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Virginia Wells

Hoard, Collection or Clutter?

As a professional organiser, I often hear people throw the words “clutter,” “collection,” and “hoard” around a lot. Some have said “my stuff isn’t clutter or hoarding, it’s a collection because it’s cool”. While these words might be used interchangeably, there are subtle differences. Adding in our feelings towards our possessions, like if it’s cool or not, adds an extra dimension. Let’s go over some definitions. 

Clutter: What It Is and How It Impacts Your Life 

Clutter is covering or filling a space with an untidy collection of things. It could also refer to items lying around in an untidy state, creating a sense of disarray. I like to use Peter Walsh’s definition of clutter – Anything getting in the way of you living the life you want to lead (be that possessions, tasks on your to do list, relationships, habits, beliefs and more).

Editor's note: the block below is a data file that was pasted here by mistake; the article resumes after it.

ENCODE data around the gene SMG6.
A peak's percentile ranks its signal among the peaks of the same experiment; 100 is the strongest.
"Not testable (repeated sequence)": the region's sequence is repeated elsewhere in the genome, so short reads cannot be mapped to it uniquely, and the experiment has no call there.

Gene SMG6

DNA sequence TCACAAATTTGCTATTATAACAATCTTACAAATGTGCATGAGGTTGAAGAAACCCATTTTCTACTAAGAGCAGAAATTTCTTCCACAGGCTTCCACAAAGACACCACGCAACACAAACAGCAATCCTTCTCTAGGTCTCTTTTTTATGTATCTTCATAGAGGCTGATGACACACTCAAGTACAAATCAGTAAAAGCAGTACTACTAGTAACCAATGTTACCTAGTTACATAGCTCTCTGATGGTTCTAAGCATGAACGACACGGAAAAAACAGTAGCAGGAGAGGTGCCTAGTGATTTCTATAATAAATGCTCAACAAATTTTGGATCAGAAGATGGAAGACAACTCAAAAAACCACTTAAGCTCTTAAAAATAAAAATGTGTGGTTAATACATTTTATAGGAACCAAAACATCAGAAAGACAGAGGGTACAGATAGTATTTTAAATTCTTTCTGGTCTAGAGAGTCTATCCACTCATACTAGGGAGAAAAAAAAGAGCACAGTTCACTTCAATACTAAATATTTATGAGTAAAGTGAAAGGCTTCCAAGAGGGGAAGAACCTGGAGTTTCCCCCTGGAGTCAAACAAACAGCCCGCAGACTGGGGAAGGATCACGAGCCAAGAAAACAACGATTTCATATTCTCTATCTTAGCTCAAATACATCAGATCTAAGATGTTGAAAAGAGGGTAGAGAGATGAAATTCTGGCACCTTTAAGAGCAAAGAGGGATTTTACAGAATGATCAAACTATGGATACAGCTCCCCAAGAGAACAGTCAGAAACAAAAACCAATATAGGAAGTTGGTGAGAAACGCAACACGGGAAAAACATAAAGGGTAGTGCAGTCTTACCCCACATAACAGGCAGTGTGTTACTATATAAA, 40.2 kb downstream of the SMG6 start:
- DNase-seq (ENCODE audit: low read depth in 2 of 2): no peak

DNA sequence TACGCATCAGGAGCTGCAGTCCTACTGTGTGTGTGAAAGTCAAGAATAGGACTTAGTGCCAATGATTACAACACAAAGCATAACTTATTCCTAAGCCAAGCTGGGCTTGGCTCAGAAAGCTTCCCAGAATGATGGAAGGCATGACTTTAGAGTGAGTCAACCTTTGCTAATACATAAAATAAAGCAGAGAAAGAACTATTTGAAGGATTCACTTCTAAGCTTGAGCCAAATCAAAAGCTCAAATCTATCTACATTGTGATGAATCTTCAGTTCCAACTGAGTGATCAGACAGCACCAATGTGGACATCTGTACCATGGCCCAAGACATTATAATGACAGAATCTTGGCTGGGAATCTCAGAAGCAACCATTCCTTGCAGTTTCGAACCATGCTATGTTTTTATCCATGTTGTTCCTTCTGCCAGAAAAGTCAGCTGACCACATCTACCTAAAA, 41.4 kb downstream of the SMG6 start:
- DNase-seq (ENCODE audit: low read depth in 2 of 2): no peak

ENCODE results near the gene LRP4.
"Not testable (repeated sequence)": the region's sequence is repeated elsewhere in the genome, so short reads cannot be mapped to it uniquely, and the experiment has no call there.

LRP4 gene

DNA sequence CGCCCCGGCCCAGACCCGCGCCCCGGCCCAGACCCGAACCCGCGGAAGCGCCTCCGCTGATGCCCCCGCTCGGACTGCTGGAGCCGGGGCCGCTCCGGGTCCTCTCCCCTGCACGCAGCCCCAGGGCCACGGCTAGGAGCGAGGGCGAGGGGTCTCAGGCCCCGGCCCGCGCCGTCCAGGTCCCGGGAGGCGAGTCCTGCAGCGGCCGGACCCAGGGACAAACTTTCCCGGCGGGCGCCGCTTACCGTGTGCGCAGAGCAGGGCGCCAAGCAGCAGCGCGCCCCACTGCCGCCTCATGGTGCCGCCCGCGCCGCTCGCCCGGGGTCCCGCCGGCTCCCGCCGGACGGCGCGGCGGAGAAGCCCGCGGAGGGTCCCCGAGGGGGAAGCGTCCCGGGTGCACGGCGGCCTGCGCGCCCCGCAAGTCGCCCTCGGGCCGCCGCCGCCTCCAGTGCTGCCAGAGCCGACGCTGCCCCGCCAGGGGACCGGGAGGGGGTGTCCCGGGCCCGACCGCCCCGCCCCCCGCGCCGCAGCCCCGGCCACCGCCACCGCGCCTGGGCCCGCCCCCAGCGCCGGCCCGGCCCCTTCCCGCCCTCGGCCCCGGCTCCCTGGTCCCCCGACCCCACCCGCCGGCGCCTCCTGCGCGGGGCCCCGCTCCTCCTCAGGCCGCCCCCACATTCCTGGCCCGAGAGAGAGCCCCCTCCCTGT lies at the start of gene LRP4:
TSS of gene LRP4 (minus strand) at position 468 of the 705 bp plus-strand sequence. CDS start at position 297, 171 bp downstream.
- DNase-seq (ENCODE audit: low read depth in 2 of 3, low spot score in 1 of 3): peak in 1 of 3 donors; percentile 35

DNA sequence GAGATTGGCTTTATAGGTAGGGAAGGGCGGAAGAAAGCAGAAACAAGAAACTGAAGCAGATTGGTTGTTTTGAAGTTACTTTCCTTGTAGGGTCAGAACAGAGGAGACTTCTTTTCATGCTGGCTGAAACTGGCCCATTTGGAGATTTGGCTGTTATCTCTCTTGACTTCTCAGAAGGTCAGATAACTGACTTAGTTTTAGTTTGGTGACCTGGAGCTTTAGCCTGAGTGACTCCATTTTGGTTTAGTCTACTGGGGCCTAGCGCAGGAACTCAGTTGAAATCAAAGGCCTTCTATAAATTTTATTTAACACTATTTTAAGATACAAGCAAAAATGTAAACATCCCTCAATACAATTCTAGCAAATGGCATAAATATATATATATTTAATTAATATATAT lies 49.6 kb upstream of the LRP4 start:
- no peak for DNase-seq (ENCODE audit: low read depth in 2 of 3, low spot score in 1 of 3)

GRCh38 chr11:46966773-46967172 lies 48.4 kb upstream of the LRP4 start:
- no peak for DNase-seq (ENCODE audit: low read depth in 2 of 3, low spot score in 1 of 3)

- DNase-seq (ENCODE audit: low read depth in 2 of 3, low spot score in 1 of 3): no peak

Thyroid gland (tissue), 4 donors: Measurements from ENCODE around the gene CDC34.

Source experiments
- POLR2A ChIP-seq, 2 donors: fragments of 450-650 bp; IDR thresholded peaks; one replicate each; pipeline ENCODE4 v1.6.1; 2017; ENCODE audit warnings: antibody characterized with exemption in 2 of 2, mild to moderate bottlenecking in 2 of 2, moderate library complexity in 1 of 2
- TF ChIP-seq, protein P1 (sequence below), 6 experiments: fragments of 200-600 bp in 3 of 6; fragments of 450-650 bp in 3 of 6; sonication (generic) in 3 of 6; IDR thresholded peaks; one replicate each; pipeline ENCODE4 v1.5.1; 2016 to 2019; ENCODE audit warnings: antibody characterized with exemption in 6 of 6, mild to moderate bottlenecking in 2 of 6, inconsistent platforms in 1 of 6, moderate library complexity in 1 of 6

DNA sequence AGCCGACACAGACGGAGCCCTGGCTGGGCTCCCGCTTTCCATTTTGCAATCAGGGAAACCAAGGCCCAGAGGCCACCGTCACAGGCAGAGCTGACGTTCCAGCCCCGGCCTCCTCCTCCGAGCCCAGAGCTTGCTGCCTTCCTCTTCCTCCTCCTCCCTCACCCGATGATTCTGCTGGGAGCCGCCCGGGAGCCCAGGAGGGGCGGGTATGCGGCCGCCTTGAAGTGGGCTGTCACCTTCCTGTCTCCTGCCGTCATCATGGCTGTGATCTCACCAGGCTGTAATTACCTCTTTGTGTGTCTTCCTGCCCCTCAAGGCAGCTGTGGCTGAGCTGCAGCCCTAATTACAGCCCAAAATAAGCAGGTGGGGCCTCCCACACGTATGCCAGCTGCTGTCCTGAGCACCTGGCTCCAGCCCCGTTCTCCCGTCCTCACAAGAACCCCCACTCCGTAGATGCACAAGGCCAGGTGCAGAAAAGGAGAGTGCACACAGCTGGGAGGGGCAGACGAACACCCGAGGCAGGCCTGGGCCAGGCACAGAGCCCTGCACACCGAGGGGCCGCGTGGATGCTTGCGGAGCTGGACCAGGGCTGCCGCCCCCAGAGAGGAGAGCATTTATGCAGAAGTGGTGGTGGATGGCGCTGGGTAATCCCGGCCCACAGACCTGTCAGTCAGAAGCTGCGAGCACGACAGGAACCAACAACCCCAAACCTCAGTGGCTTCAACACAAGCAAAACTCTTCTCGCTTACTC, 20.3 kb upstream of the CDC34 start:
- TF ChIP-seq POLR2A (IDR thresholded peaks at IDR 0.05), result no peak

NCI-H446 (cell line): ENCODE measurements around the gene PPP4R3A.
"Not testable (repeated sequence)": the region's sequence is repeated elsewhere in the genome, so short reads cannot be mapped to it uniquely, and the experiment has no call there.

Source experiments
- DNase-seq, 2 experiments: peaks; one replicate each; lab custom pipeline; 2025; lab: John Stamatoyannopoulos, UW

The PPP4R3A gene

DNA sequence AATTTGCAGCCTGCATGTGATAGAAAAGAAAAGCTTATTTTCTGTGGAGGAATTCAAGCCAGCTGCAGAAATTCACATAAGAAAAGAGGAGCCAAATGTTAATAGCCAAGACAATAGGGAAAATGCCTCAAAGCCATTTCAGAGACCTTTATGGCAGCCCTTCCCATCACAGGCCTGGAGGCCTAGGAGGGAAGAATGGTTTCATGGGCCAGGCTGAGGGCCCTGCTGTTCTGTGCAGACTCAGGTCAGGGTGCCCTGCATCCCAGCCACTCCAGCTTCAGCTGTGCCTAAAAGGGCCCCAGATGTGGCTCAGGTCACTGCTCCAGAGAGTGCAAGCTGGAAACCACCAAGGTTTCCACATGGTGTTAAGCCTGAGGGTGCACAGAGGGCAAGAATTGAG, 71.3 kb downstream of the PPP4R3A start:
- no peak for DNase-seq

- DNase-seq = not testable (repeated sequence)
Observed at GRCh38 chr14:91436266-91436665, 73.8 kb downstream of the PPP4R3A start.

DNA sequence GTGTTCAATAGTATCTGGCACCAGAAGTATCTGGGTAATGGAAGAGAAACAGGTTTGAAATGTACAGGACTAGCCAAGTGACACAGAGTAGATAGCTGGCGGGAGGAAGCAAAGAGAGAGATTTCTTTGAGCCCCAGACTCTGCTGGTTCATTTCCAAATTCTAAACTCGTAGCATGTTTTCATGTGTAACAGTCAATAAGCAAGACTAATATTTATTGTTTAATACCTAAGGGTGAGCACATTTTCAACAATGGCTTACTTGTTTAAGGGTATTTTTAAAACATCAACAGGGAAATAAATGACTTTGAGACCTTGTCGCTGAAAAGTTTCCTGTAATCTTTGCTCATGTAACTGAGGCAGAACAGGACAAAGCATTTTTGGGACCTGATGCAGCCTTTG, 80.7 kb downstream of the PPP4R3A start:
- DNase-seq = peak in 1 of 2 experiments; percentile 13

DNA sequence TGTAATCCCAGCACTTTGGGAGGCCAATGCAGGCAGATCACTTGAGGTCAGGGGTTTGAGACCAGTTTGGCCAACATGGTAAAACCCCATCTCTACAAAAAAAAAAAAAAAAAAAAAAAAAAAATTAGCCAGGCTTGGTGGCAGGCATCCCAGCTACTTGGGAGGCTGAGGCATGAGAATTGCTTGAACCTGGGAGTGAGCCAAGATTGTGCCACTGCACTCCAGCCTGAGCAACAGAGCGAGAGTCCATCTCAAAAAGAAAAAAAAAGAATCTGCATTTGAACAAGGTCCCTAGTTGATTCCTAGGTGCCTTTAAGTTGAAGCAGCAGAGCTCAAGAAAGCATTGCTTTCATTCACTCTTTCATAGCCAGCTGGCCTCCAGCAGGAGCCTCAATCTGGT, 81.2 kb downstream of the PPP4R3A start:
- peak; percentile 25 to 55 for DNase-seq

Collecting: Organised Pleasure or Investment? 

A collection is an organised group of objects acquired and maintained for study, exhibition, or personal pleasure. A collection of comic books, Barbie dolls, coins and so on. Often those with a collection feel like it has significant monetary value, but not always. As the definition states, it could be for pleasure. 

Hoarding: More Than Just Accumulation 

A hoard is a broader term and is the act of accumulating money or valued objects, often hidden or stored away. This can be illustrated by collectors who amass thousands of antiques, demonstrating that anyone can fall into the category of having a hoard. 

Hoarding Disorder however is a distinct mental health condition characterised by distress or anxiety when parting with, or considering parting with, items. People with Hoarding Disorder tend to acquire a significant number of things. Occasionally sorting them into categories, but not always distinguishing between valuable items and general rubbish. It’s crucial to dispel the misconception that hoarding solely involves keeping useless items.